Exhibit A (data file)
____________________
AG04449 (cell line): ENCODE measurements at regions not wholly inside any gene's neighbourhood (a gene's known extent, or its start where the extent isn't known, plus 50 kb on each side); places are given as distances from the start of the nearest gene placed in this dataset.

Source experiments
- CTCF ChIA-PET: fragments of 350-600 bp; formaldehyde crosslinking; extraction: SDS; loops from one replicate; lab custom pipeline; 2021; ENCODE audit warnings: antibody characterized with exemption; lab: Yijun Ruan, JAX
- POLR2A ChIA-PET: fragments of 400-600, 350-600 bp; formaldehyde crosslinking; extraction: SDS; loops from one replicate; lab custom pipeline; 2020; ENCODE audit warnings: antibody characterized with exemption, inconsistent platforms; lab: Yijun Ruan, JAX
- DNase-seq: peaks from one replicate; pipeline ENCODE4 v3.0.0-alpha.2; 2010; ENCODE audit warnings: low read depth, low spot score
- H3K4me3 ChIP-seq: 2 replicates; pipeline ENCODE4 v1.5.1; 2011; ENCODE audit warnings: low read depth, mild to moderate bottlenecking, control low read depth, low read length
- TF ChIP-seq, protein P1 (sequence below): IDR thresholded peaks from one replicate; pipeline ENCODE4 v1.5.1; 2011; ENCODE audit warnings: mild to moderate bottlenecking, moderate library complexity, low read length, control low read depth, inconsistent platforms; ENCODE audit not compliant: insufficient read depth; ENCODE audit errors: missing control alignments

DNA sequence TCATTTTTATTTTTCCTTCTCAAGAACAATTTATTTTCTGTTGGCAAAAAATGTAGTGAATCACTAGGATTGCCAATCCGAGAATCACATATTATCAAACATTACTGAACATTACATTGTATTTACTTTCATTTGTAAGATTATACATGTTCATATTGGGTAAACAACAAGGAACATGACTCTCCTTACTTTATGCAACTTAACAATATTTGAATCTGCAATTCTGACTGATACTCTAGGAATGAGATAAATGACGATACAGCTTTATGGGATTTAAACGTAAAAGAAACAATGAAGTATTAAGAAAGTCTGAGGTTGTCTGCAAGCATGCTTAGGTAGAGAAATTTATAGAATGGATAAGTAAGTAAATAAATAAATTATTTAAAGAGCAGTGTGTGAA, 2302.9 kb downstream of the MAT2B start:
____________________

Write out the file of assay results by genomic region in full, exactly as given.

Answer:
AG04449 (cell line): ENCODE measurements at regions not wholly inside any gene's neighbourhood (a gene's known extent, or its start where the extent isn't known, plus 50 kb on each side); places are given as distances from the start of the nearest gene placed in this dataset.

Source experiments
- CTCF ChIA-PET: fragments of 350-600 bp; formaldehyde crosslinking; extraction: SDS; loops from one replicate; lab custom pipeline; 2021; ENCODE audit warnings: antibody characterized with exemption; lab: Yijun Ruan, JAX
- POLR2A ChIA-PET: fragments of 400-600, 350-600 bp; formaldehyde crosslinking; extraction: SDS; loops from one replicate; lab custom pipeline; 2020; ENCODE audit warnings: antibody characterized with exemption, inconsistent platforms; lab: Yijun Ruan, JAX
- DNase-seq: peaks from one replicate; pipeline ENCODE4 v3.0.0-alpha.2; 2010; ENCODE audit warnings: low read depth, low spot score
- H3K4me3 ChIP-seq: 2 replicates; pipeline ENCODE4 v1.5.1; 2011; ENCODE audit warnings: low read depth, mild to moderate bottlenecking, control low read depth, low read length
- TF ChIP-seq, protein P1 (sequence below): IDR thresholded peaks from one replicate; pipeline ENCODE4 v1.5.1; 2011; ENCODE audit warnings: mild to moderate bottlenecking, moderate library complexity, low read length, control low read depth, inconsistent platforms; ENCODE audit not compliant: insufficient read depth; ENCODE audit errors: missing control alignments

DNA sequence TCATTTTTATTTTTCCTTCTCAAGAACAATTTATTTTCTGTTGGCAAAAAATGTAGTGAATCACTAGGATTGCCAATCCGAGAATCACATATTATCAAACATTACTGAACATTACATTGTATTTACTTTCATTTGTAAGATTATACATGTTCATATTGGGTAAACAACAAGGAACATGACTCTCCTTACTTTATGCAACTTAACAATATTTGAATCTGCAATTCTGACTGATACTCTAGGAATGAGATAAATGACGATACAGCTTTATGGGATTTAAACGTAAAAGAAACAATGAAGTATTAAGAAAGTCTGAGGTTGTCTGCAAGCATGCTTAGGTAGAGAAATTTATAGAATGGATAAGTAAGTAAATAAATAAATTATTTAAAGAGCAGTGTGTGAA, 2302.9 kb downstream of the MAT2B start: